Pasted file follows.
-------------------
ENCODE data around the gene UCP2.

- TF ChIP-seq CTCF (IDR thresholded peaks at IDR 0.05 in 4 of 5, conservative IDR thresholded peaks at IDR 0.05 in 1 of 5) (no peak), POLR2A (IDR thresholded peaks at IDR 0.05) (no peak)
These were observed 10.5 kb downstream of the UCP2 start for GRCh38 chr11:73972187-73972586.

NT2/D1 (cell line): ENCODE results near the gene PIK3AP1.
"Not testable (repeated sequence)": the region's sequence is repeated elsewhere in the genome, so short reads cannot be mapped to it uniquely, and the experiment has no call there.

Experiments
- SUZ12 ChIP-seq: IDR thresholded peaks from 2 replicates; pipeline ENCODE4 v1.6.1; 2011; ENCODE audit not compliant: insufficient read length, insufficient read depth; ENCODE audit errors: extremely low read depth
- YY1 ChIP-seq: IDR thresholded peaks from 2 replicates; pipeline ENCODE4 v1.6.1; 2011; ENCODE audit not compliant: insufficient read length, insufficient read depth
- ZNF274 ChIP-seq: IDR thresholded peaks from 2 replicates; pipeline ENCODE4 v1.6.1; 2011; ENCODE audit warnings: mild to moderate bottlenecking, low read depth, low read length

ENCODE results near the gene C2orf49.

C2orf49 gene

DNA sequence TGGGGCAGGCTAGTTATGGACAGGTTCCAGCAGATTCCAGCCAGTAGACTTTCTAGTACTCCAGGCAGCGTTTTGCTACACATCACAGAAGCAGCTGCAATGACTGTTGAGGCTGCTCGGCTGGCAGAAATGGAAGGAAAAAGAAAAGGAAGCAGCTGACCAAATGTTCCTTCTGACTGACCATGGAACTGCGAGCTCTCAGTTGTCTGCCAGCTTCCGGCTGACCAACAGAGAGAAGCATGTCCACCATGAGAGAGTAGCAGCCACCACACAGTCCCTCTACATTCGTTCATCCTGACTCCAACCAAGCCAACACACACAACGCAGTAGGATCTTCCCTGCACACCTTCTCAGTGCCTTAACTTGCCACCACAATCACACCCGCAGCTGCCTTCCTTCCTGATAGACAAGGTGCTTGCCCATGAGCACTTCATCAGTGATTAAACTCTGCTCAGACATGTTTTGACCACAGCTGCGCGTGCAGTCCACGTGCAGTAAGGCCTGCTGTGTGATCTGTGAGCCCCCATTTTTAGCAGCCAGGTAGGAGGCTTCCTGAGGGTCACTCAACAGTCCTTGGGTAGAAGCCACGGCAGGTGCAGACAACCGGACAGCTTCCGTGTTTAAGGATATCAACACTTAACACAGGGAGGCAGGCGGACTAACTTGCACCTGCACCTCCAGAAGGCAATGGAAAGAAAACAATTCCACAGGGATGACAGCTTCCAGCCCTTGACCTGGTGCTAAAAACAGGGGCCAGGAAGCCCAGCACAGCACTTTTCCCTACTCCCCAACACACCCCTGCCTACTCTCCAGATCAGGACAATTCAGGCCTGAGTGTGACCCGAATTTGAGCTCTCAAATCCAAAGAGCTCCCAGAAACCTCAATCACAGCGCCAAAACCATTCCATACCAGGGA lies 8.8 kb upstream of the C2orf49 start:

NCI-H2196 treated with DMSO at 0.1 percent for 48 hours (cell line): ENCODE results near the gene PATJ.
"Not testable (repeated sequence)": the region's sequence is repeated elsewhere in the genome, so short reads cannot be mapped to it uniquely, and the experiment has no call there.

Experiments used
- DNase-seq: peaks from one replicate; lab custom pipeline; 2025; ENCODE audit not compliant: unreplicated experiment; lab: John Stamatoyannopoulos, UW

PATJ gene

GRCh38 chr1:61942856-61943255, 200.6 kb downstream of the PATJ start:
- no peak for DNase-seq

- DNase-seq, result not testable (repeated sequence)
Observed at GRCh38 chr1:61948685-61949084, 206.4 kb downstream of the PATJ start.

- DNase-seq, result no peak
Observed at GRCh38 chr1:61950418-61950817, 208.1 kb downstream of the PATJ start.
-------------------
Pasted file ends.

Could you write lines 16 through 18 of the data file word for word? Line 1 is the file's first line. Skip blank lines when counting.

- DNase-seq: peaks from one replicate; lab custom pipeline; 2025; ENCODE audit not compliant: unreplicated experiment; lab: John Stamatoyannopoulos, UW

PATJ gene

GRCh38 chr1:61942856-61943255, 200.6 kb downstream of the PATJ start: